Partnering with your local bar association to offer continuing legal education about the ADR program may give you an opportunity to raise the profile of the ADR program and improve its odds of success (because the lawyers know more about how to work in the ADR setting).
Clerks and Other In-House Referral Services
Your planning committee probably will have worked with the clerk’s office on how the court will administer the program, and the clerk’s office will take care of training its staff on traditional clerk responsibilities related to the program. If the clerk’s staff will have any responsibility for explaining your program to parties, you may need to train the appropriate staff members.
Other Entities Around the Courthouse
Don’t forget to orient others who work in the courthouse and may encounter parties seeking or engaged in the ADR process. For example, court security, the office that schedules use of conference rooms and any information center will all need to be familiar with where and when your program operates. Your planning committee may have involved some of these entities. For example, if you anticipate handling cases in which parties may be particularly volatile, you probably will have already worked with court security.
Depending on how referrals to your program are structured, you may need to do quite a bit of outreach to entities outside the court in order to cultivate participation in your program. Generally, you will want to reach out to organizations that will refer parties to ADR. For example, you may want to reach out to local housing agencies when you are starting a landlord-tenant mediation program. Your planning committee may decide to also try to reach out directly to the parties, but the approach of working through organizations that they will turn to for assistance is generally more likely to reach the parties at the time when ADR is appropriate.
Apply This Advice to Foreclosure Cases
For foreclosure mediation programs in Illinois, RSI conducts outreach to develop close working relationships with the local housing counseling agencies. These program partners have responsibilities for working with homeowners to submit materials to their lenders requesting loan modifications prior to mediation, so it is important that they know how the program works. It is equally important for RSI to understand how the housing counseling agencies function and how their work relates to the mediation component of the programs.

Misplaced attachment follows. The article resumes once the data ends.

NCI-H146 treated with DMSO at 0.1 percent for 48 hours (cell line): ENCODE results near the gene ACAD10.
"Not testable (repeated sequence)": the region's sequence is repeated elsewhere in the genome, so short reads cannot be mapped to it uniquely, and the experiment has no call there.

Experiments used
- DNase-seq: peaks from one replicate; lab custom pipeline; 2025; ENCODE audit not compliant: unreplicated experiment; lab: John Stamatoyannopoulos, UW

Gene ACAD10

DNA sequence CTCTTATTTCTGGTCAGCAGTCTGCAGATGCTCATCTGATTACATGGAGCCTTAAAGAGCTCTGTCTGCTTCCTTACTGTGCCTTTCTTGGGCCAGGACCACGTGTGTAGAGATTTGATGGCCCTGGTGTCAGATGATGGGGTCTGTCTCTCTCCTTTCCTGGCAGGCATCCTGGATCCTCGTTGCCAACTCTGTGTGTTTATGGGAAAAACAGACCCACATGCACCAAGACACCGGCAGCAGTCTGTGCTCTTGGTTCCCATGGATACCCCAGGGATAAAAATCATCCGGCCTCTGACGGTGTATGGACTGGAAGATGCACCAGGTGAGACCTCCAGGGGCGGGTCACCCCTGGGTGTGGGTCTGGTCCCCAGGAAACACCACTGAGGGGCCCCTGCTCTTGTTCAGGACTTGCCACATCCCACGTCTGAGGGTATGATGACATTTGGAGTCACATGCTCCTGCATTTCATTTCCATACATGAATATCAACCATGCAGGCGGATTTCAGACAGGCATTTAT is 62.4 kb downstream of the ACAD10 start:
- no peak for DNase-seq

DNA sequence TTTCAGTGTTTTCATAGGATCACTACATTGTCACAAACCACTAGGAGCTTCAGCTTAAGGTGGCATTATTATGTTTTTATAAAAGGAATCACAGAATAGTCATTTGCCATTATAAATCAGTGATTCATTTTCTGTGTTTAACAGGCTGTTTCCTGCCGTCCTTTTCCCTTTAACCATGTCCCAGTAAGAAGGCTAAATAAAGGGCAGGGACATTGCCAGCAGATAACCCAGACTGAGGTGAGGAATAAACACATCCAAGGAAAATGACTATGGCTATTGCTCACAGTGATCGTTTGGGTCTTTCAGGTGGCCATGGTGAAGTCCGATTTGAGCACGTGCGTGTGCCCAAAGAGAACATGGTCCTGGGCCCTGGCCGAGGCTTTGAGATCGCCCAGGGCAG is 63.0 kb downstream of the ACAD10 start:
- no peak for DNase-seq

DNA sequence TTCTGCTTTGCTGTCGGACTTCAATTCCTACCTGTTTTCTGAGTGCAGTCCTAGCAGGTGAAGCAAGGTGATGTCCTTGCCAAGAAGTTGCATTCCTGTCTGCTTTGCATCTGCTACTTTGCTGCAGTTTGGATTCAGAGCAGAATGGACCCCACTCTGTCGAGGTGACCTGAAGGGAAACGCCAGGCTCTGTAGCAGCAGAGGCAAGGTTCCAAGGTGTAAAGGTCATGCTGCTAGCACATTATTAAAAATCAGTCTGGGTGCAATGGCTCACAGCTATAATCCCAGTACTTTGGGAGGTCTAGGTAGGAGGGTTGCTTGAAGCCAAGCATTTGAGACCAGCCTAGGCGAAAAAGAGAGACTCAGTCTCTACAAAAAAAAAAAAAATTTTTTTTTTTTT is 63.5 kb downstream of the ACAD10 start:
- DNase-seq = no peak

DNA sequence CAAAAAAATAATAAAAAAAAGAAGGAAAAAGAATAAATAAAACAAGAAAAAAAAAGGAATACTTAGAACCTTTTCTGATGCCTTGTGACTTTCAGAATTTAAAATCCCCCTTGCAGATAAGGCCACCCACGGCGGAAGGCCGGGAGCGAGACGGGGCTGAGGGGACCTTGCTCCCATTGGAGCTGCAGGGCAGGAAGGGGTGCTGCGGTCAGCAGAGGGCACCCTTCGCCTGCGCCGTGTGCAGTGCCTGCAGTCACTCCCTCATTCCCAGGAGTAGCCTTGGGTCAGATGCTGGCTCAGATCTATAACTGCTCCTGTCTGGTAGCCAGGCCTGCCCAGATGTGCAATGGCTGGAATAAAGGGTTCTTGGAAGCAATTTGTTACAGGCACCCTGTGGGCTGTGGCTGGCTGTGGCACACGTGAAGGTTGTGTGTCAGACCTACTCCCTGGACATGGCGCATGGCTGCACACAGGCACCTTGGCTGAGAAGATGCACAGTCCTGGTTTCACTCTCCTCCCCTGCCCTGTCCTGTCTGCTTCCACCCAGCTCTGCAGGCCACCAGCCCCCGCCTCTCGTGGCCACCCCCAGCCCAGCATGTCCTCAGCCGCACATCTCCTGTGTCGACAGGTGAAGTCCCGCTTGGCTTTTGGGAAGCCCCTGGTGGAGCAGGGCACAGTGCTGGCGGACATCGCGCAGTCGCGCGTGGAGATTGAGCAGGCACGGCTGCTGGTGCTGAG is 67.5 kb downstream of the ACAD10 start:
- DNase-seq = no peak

Launching an ADR program is a great opportunity for your planning committee to encourage positive media coverage of all the stakeholders, starting with the courts. As compared to other times when courts may be covered in local media because of budget issues or controversial rulings, when courts launch an ADR program they are seen as doing something good for the community, such as improving the experience of litigants or saving homes.
This is true for your other stakeholders, too. Helping them get positive media coverage can be a good way to cement their interest in the ADR program.
Apply This Advice to Media Relationships
There may be particular reporters who cover the areas served by a new ADR program. For example, a reporter who covers women’s issues may be particularly interested in an ADR program that has a new way to address intimate partner violence, also known as domestic violence.
Pitfall to Avoid When Timing Your Program Launch
Don’t let a rigid timetable force you into launching at the wrong time.
Be fearless about holding off on a launch date or even pulling the plug on a program if it is not going to be effective. Bad ADR is worse than no ADR. If, despite the planning process, the program is not going to address the community's needs or is going to be costly or time-consuming, hit the brakes. Don't publish the rules. Don't refer the first case. If people are forced into an ADR program that is just another hurdle in the litigation process, has poorly-skilled neutrals that exacerbate conflicts and never resolve any cases, or a significant stakeholder group has not bought into the program, it will kill the idea of ADR in the jurisdiction for years to come. The best way to establish an ADR program is for people to have a good experience in ADR. If it is going to be bad, it is better to wait until the environment is ripe for a healthy program. On the other hand, it is unwise to wait until everything is in a perfect position as this may mean unreasonable delays. At some point, a decision must be made to begin to refer cases. No program is perfect from the beginning, or even as it matures. The idea is to keep communicating, learning and teaching; keep stakeholders involved; keep taking the pulse through ongoing monitoring and regular evaluations; and keep adjusting the program to take account of shifts in the environment.
Your planning committee should put the same care that went into designing your court ADR program into launching it. Not only is this step important in terms of conducting a quality program, it is a great opportunity for the community to see the courts, lawyers and all the stakeholders doing something positive.